Sunday, April 29
A Melting Pot
Narrative Lectionary Daily Devotions written by Kace Leetch from Clergy Stuff.
Athens was a melting pot – a cultural metropolis for art, literature, and the debate of new ideas. It was an ideal place for Paul to spread the good news of the risen Christ. If he debated well, Christ’s story would reach listeners from all over the continent.
While there, Paul took notice of the culture all around him. He saw a statue to honor “an unknown god,” and he saw within it an opportunity to introduce Christ. He also quoted popular poets of the day, “In him we live and move and have our being,” to help listeners understand the nature of God. It was a wise move, and he converted many while he was there.
One of Paul’s greatest strengths was to meet people where they were, to speak their language, and to connect with people as he shared how Christ had changed him. He didn’t force himself upon people. He didn’t demand they change. He engaged them, he listened to them, he understood them, and then he spoke.
One of the greatest strengths we can bring is to engage, listen to, and understand people where they are. Evangelism isn’t about force feeding people our truth. It is about sharing, interacting, and being witnesses to the miraculous and ordinary things God does in our lives every day. Listening and learning, even being willing to consider that we might be wrong and that we might have something to learn from others can be one of the greatest tools of evangelism we can call upon. Paul’s knowledge and understanding, and his imagination concerning God grew as he learned about Athenian culture. Ours can too.
Narrative Lectionary Text: Acts 17:16-31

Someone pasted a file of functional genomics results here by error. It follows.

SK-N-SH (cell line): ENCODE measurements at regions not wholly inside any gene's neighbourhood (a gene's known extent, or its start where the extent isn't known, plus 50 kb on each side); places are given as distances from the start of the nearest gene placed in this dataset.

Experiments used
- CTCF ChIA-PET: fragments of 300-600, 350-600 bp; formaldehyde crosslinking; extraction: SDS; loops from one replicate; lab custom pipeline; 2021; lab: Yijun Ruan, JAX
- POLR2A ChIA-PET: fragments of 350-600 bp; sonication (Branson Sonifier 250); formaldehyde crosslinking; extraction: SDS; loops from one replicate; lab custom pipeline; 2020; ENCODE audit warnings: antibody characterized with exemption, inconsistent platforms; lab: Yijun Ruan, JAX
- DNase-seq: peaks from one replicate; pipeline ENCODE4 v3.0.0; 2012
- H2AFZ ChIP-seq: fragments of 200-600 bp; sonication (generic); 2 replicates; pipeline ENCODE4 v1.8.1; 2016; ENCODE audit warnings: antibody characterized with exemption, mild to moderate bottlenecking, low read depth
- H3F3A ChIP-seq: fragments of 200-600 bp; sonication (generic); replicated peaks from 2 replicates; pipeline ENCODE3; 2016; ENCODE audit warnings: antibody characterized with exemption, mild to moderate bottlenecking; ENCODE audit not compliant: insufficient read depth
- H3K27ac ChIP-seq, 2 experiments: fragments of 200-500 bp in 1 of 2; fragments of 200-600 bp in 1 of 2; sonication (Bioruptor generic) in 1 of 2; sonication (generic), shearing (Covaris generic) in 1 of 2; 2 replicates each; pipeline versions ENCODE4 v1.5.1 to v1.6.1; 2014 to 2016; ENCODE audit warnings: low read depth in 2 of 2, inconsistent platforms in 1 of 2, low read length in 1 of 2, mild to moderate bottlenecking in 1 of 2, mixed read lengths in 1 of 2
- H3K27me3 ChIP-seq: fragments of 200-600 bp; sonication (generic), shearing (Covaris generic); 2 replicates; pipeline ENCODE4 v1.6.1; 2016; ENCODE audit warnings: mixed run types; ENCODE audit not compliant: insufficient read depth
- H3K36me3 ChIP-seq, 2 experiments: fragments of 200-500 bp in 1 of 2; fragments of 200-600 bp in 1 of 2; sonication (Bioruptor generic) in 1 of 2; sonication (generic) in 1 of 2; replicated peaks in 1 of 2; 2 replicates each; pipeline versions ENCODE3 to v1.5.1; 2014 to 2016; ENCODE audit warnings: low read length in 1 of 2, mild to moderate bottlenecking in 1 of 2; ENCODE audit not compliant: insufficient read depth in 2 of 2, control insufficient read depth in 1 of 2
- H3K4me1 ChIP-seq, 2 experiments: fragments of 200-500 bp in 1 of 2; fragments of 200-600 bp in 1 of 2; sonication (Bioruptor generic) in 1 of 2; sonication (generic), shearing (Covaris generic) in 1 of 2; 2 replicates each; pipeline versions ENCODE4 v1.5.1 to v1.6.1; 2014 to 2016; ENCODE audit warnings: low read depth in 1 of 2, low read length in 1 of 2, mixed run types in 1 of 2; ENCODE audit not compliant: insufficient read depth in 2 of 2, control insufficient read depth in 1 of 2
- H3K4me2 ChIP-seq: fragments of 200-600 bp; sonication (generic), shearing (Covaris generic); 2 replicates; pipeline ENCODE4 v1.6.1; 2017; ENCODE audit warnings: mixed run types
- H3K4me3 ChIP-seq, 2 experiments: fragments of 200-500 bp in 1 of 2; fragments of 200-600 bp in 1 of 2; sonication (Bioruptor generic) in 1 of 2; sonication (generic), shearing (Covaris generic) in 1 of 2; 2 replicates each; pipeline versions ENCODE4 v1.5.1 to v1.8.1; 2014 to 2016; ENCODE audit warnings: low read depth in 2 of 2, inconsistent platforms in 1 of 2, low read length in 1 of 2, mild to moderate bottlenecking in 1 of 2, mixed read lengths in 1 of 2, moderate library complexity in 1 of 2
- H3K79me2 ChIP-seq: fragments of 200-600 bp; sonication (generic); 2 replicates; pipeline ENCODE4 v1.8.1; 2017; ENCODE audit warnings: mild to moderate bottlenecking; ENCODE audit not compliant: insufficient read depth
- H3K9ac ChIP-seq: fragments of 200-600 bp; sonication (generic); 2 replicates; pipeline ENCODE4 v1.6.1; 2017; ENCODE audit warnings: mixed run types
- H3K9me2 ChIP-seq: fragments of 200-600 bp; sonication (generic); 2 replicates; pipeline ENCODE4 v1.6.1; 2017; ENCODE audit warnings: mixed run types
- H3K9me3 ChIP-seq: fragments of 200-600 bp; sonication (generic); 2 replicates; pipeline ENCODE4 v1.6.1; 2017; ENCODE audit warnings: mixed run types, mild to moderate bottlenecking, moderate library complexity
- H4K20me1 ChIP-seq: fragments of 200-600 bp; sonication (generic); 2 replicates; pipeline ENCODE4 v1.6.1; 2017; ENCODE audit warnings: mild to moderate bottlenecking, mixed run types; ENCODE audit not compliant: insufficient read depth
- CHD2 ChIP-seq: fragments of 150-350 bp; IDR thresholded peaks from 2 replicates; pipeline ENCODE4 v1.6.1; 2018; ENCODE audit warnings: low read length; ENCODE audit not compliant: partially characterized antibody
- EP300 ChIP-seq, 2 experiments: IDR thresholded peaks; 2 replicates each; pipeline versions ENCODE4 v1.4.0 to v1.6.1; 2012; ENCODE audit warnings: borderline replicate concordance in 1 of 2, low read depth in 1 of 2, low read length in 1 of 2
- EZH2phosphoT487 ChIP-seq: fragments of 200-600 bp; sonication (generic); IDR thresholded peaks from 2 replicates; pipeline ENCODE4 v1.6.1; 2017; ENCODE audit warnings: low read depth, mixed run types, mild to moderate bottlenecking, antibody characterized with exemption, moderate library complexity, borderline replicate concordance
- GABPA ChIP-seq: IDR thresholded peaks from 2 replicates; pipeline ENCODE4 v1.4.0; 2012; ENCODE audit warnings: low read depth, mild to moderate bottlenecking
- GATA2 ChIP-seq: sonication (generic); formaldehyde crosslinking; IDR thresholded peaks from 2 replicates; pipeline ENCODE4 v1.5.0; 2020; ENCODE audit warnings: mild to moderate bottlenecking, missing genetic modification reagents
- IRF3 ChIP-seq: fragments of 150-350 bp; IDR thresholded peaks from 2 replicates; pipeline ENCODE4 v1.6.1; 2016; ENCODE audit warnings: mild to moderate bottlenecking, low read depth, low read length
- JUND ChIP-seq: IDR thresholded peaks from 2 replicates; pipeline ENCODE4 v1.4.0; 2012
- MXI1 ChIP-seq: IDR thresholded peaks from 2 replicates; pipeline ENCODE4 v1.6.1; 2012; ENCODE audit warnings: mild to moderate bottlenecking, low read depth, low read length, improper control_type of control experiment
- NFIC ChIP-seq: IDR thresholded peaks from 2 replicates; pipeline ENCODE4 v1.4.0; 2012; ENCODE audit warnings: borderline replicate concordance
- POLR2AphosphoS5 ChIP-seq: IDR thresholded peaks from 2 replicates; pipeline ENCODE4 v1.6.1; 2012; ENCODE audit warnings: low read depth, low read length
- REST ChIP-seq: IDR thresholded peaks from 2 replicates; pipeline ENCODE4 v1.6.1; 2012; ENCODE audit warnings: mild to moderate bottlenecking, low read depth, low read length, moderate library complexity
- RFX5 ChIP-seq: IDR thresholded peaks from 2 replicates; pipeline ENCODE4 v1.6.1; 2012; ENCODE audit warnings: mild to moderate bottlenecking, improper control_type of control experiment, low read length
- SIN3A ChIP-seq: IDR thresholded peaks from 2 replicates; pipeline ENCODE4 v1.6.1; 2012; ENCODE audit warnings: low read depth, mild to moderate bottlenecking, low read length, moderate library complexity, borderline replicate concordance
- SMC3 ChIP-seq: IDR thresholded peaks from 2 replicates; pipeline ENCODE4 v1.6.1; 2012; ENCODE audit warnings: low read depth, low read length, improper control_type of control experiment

While Paul was waiting for them in Athens, he was deeply distressed to see that the city was full of idols. So he argued in the synagogue with the Jews and the devout persons, and also in the marketplace every day with those who happened to be there. Also some Epicurean and Stoic philosophers debated with him. Some said, “What does this babbler want to say?” Others said, “He seems to be a proclaimer of foreign divinities.” (This was because he was telling the good news about Jesus and the resurrection.) So they took him and brought him to the Areopagus and asked him, “May we know what this new teaching is that you are presenting? It sounds rather strange to us, so we would like to know what it means.” Now all the Athenians and the foreigners living there would spend their time in nothing but telling or hearing something new.
Then Paul stood in front of the Areopagus and said, “Athenians, I see how extremely religious you are in every way. For as I went through the city and looked carefully at the objects of your worship, I found among them an altar with the inscription, ‘To an unknown god.’ What therefore you worship as unknown, this I proclaim to you. The God who made the world and everything in it, he who is Lord of heaven and earth, does not live in shrines made by human hands, nor is he served by human hands, as though he needed anything, since he himself gives to all mortals life and breath and all things. From one ancestor he made all nations to inhabit the whole earth, and he allotted the times of their existence and the boundaries of the places where they would live, so that they would search for God and perhaps grope for him and find him—though indeed he is not far from each one of us. For ‘In him we live and move and have our being’; as even some of your own poets have said, ‘For we too are his offspring.’ Since we are God’s offspring, we ought not to think that the deity is like gold, or silver, or stone, an image formed by the art and imagination of mortals. While God has overlooked the times of human ignorance, now he commands all people everywhere to repent, because he has fixed a day on which he will have the world judged in righteousness by a man whom he has appointed, and of this he has given assurance to all by raising him from the dead.”